STADA Strengthens Specialty Partnership Role Via US Filing
Having over decades established itself as a leader and go-to-partner in generics and consumer health products, German-headquartered STADA is increasingly adding to its portfolio and pipeline of differentiated speciality pharmaceuticals. And here, partnerships play an essential role.
As testament to this speciality partnership strategy, STADA’s US commercial partner Supernus has just filed a New Drug Application (NDA) with US Food and Drug Administration for an apomorphine infusion pump (SPN-830) for the continuous treatment of ON-OFF episodes in adults with Parkinson’s disease (PD) whose motor control is unsatisfactory with oral levodopa and at least one other non-invasive PD therapy.
The NDA filing for apomorphine infusion pump for continuous treatment of ON-OFF episodes in adults with Parkinson’s disease is based on data from an extensive development program completed by STADA’s Britannia Pharmaceuticals and its US partners.
Supernus earlier this year acquired US licenses from STADA’s Britannia Pharmaceuticals neurology and central nervous system center of excellence for the marketed APOKYN® (apomorphine) pen as well as for the apomorphine pump candidate.
STADA CEO Peter Goldschmidt sees the NDA submission as part of STADA’s broader strategy of adding speciality medicines such as biosimilars and other injectables to its existing portfolio. “Our partner Supernus’ filing is further evidence of how STADA is working around the world to develop value-added medicines and to expand its offering of speciality pharmaceuticals in addition to standard generics and consumer healthcare products,“ he asserts.
Among the most prominent of STADA’s recent initiatives in the speciality pharma sector was the first-to-market generic introduction last year in 14 European countries of the multiple myeloma treatment bortezomib. Through creative analysis and circumvention of formulation patents covering Janssen’s Velcade lyophilized original, STADA was able to bring a ready-to-use solution to the market ahead of the competition.
Biosimilars are also a major area of focus for STADA, with the company having built on its decade-long success with Silapo (epoetin zeta) by striking a deal with leading developer Alvotech for seven pipeline candidates, such as a biosimilar of AbbVie’s Humira (adalimumab) 100mg/ml blockbuster.
STADA has also bolstered its biosimilars pipeline through a partnership with Sweden’s Xbrane. https://www.stada.com/blog/posts/2019/may/strategic-biosimilar-development-partnership-stada-and-xbrane-strengthen-collaboration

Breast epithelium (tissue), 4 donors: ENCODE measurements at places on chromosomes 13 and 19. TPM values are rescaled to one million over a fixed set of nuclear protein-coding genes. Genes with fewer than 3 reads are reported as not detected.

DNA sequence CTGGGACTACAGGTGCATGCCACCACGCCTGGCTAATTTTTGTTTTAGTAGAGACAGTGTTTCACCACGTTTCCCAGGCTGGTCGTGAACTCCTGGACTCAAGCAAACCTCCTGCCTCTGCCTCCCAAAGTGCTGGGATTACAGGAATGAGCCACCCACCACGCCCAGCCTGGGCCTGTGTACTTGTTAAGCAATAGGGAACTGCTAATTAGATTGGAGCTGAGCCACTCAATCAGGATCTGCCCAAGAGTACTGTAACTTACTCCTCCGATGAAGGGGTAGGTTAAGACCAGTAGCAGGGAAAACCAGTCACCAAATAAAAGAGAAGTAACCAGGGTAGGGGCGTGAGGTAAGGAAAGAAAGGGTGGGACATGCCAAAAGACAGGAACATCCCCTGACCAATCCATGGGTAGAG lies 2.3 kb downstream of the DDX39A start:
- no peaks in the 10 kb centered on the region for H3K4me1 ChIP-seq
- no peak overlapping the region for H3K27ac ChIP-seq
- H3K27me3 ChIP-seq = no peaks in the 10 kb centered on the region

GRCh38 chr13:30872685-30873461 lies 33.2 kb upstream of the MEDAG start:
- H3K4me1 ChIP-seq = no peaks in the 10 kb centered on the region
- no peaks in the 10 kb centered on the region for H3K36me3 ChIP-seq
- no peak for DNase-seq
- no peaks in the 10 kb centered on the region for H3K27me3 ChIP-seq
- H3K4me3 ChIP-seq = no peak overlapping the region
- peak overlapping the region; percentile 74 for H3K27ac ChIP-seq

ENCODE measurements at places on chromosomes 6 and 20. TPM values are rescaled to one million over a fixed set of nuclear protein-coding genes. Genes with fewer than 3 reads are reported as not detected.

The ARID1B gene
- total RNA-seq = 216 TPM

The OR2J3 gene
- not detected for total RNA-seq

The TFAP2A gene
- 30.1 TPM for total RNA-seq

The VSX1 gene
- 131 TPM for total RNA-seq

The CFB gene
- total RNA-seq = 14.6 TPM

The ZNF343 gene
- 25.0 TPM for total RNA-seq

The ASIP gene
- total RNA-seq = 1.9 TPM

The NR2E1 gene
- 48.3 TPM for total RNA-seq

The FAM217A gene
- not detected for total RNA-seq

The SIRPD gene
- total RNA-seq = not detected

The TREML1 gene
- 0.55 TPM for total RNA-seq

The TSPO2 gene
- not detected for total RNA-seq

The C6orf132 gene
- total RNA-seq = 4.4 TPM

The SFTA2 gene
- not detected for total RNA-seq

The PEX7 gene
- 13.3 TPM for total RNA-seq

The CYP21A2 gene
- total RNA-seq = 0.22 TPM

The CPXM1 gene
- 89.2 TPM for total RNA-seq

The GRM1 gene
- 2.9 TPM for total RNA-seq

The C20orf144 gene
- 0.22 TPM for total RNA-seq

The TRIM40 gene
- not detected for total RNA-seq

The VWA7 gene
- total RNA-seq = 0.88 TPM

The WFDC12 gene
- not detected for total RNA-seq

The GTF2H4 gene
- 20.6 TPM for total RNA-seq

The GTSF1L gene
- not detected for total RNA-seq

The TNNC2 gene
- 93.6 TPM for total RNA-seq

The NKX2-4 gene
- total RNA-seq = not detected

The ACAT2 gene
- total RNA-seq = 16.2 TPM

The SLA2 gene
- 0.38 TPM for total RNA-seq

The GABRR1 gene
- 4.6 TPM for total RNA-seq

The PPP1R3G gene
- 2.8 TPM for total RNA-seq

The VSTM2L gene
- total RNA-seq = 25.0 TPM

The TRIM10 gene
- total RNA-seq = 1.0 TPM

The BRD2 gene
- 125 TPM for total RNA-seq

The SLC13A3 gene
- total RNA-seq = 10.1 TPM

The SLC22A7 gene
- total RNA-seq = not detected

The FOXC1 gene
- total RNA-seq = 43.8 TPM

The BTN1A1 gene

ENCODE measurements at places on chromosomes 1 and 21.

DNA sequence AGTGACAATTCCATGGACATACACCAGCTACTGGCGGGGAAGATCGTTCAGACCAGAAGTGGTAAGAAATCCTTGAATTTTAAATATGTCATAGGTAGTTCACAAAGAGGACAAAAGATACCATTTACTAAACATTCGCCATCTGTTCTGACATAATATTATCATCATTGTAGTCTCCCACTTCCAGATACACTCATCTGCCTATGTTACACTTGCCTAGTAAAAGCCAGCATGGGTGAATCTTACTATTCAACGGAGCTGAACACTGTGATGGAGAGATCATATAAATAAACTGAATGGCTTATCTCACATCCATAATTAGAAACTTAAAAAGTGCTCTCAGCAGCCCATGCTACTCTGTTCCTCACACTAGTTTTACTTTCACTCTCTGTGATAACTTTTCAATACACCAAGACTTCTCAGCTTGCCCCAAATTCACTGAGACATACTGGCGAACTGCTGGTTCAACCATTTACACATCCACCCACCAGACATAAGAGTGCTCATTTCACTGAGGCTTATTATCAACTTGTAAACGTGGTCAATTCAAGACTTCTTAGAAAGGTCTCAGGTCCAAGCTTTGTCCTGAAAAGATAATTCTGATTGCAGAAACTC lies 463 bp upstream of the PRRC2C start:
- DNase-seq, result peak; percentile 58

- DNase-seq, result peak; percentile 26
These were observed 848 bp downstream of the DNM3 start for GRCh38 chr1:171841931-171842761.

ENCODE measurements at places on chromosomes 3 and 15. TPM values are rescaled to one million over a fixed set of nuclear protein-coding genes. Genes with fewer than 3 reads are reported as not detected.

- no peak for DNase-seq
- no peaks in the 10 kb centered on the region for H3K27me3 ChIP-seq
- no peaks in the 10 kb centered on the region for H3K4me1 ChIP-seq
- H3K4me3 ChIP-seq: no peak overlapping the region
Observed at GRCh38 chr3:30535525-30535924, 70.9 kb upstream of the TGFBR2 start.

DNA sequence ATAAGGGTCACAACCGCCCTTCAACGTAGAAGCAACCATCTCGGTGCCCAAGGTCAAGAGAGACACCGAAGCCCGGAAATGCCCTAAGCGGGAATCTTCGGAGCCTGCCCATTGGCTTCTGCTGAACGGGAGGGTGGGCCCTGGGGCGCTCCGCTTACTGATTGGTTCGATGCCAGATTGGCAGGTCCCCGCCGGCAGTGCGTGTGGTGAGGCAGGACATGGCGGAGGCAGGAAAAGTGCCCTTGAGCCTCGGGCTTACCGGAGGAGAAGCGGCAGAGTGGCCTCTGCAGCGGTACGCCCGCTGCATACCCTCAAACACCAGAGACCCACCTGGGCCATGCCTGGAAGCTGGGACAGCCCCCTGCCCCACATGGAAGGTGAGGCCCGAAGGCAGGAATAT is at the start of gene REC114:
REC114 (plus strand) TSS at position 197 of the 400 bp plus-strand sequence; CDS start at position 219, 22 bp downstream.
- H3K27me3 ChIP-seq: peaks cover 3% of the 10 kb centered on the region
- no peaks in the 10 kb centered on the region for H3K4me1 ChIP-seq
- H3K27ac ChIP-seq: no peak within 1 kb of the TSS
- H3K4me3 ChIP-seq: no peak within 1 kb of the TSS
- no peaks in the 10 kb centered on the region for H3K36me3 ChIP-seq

This partnership with Xbrane includes global rights to a biosimilar of the ophthalmology blockbuster Lucentis (ranibizumab). In line with its vision of being the go-to-partner for speciality pharmaceuticals, as well as for generics and consumer health products, STADA licensed North American rights to this biosimilar to eyecare specialist Bausch & Lomb.
STADA’s alliance in the US with Supernus for speciality apomorphine products not only fits perfectly with this partnership vision; it also helps to deliver on STADA’s purpose of caring for people’s health as a caring partner.
Robert Wood, managing director of STADA’s Britannia Pharmaceuticals center of excellence for speciality CNS therapies, explains: “Submission of this NDA for an apomorphine infusion pump is an important step in the partnership between Supernus and STADA’s Britannia with the goal of offering US patients, caregivers and health professionals a broader range of treatments for Parkinson’s disease.”
Supernus’ NDA for SPN-830 is based on data from an extensive development program completed by Britannia and US WorldMeds (USWM, LLC). The program includes the TOLEDO study, a pivotal Phase III study (conducted in Europe, ref. Katzenschlager et al, Lancet Neurology 2018; 17: 749–59) and a supportive safety and efficacy study conducted in the US. The infusion pump is intended for the continuous treatment of ON-OFF episodes in adults with PD whose motor control is unsatisfactory with oral levodopa and at least one other non-invasive PD therapy.
TOLEDO was a Phase III, multi-center, double-blind, placebo-controlled study that investigated the efficacy and safety of apomorphine subcutaneous infusion in PD subjects whose motor fluctuations were not adequately controlled on optimized treatment. The US study is an open-label study that investigated the safety and effectiveness of SPN-830. The study eligibility criteria, apomorphine administration and dosing, study schedule, and efficacy and safety measures in both studies were similar.
Both studies included PD subjects with average daily OFF time ≥3 hours. The primary efficacy endpoint in both studies was the change from baseline to Week-12 in mean daily OFF time over 24 hours recorded by the subject in a motor symptom diary. In TOLEDO, the reduction in mean daily OFF time with SPN-830 in comparison with placebo was statistically significant (SPN-830: 2.47 hours, n=53; placebo: 0.58 hours, n= 53; p=0.0025). In the US study, mean daily OFF time decreased from baseline to Week-12 by 3.0 hours (n=94, p<0.0001). Treatment-related adverse events (AEs) were predominantly mild or moderate in severity. Infusion site AEs, nausea and dyskinesia were the most frequently reported AEs related to study treatment.